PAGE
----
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Verified boot in Android 7.0 won't let your phone boot if the software is corrupt

Starting in Android 4.4, Google implemented verified boot (known as dm-verity) in the Android kernel to prevent malware from hiding in your device. This was all behind the scenes until Android 6.0 Marshmallow—that's when Google started alerting users to system integrity. In Android 7.0, it's going a step further. In Nougat, verified boot will be "strictly enforcing" and won't allow your device to boot if the software has been compromised. Android will also be able to correct errors, but this will cause some headaches for modders.

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Kairosoft releases Legends of Heropolis, a free-to-play pixel art RPG

Kairosoft, makers of Game Dev Story (who'd have thought a game about making games would be so addicting?!) have released their newest title in the long running simulation series: Legends of Heropolis, in which the player takes on the character of a hero to rebuild a desecrated town.

Like some of the recent Kairosoft games (although unlike Game Dev Story), Legends is ad-supported, meaning it is a free download from the Play Store. However, the gameplay is mostly similar to other titles from the company, feeling a bit like Pokémon games of old with a splash of modern RPG added in.

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Android Auto is coming to three niche car manufacturers: Lada, Koenigsegg, and Borgward

Odds are pretty good that today's Android Auto news will only matter to extreme car buffs. Google's in-car phone extension has been officially announced for upcoming models from Lada, Koenigsegg, and Borgward. If you've never heard of any of those manufactures, you're in good company: you're unlikely to see them driving down the street unless you live in Russia, Beverly Hills, or 1955, respectively.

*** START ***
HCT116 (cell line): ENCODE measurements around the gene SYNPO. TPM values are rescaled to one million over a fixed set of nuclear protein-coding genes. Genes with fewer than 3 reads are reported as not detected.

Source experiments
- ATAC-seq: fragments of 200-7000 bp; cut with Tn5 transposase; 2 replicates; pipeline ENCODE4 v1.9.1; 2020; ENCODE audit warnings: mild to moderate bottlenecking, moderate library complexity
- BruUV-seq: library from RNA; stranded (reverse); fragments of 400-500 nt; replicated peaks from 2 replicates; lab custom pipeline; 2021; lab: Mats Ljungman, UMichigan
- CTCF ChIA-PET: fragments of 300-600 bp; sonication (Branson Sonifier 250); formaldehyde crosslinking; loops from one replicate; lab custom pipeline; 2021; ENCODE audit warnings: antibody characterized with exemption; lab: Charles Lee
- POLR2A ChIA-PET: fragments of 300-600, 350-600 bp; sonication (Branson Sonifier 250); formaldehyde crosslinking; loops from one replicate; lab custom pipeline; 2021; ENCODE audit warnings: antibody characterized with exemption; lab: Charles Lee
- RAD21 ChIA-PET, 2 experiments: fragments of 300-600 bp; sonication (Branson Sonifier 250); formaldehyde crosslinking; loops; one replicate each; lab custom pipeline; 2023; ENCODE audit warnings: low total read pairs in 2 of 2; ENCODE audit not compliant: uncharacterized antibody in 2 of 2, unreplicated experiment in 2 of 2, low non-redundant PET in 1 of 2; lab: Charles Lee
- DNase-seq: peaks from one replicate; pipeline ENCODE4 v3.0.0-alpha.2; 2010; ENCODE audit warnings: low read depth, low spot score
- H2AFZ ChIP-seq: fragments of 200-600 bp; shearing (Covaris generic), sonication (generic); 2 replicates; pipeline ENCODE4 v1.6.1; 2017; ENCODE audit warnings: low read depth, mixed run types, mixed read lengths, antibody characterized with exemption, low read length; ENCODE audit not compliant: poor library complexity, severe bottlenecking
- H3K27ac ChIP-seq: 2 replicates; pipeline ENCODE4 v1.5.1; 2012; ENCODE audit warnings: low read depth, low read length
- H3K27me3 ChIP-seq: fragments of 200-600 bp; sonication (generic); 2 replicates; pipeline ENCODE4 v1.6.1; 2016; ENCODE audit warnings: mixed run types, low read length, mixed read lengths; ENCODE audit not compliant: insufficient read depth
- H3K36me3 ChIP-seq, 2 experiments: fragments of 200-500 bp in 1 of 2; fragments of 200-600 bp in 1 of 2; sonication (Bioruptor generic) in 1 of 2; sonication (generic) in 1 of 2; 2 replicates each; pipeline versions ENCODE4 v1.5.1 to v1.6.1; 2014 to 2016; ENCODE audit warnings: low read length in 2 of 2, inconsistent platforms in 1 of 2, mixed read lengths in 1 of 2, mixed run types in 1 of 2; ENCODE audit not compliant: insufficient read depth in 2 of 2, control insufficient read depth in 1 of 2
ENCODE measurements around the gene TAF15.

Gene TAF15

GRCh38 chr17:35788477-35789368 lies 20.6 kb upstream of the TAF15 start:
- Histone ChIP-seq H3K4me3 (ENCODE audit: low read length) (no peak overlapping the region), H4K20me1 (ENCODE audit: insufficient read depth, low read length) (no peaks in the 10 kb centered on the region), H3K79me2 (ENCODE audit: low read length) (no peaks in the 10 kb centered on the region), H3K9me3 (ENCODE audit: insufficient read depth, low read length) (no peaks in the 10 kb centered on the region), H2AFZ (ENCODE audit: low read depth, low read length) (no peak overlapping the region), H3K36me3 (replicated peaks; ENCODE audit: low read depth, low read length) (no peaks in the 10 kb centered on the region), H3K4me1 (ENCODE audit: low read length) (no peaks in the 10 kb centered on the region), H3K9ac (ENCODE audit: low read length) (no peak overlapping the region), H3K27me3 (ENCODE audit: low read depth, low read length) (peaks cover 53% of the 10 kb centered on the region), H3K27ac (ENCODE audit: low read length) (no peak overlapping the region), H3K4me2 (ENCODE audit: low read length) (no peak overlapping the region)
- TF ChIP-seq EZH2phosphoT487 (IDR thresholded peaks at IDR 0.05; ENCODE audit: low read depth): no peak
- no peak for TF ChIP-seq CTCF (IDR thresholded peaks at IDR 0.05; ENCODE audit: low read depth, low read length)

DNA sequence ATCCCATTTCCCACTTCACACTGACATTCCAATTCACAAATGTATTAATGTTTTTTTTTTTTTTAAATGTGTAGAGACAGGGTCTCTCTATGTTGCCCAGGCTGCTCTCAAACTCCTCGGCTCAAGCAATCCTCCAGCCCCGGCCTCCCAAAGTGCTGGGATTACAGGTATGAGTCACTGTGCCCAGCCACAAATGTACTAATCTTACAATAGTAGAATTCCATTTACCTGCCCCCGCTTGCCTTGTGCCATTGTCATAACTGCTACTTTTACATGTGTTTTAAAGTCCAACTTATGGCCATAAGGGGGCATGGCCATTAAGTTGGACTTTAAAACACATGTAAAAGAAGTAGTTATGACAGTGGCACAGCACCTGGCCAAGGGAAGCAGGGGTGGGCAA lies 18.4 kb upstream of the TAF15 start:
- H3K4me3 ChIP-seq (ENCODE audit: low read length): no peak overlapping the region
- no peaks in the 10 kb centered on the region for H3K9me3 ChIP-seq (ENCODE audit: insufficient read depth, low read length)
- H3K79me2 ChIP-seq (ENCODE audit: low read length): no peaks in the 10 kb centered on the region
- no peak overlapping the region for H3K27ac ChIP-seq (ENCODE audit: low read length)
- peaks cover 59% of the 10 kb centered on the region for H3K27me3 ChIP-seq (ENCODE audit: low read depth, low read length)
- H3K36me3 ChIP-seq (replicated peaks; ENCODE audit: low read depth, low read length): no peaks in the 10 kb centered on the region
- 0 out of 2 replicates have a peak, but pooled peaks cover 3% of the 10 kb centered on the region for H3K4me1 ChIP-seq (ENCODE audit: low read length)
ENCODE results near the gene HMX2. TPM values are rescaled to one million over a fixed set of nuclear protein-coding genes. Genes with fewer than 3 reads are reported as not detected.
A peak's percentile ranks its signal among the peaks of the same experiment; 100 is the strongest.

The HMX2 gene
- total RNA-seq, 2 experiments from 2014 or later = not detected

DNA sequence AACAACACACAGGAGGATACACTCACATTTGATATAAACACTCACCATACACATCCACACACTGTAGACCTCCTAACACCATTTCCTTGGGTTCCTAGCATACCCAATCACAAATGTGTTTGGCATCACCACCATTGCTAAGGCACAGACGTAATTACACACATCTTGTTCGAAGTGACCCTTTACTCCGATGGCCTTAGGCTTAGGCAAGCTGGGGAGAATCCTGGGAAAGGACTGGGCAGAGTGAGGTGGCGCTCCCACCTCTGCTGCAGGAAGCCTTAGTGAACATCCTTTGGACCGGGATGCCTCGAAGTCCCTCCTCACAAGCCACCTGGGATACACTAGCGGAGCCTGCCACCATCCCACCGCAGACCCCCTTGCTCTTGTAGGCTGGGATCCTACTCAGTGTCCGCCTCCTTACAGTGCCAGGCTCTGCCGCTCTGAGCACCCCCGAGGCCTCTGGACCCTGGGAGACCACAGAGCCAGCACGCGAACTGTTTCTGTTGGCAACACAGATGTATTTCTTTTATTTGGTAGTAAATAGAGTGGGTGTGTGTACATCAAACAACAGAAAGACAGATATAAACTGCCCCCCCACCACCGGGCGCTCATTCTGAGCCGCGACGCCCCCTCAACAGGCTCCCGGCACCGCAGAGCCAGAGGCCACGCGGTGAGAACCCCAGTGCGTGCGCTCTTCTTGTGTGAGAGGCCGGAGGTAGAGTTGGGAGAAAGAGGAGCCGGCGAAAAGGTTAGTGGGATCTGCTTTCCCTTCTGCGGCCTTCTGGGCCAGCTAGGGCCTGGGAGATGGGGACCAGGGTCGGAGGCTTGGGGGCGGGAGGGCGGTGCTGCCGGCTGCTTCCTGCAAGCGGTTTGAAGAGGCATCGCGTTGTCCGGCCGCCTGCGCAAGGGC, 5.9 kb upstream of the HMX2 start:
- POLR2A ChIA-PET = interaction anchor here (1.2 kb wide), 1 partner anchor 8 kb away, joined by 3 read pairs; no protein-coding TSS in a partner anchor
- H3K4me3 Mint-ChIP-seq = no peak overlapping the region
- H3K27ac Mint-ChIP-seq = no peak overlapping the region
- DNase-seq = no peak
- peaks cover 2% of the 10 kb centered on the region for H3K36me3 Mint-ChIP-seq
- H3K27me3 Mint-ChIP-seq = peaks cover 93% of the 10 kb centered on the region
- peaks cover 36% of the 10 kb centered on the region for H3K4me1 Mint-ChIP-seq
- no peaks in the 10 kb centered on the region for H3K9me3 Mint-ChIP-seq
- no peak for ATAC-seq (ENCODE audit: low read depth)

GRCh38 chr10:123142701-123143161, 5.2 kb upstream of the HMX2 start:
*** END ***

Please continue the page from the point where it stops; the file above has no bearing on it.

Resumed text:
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[Update: HSBC and BBVA] Android Pay expands to 19 more local banks and credit unions

Android Pay is cool and all, but if your bank or credit union isn't supported, it really doesn't matter. You can't take part in the fun.

Many of the big banks gained support first, catching headlines and impacting the largest number of users. Now we're seeing Android Pay make its way out to many of the financial institutions that serve as bedrocks of their local communities.

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Moto Mods: Thoughts and first impressions

If you ask Motorola, Mods are the story with Moto Z. If you ask most smartphone enthusiasts? The Mods are decidedly not the story - they're just accessories. Well, which is it? Are Motorola's modular pieces central to the authoritative and complete Z experience, or are they forgettable add-ons? I've had a few days to play with them, and while I am not "reviewing" any of them here, I am going to share some thoughts on them.

First, we have the not-really-Mods: the style shells.

DSC03739

Moto sent out two woodgrain shells and one that I would describe as a black nylon fabric weave.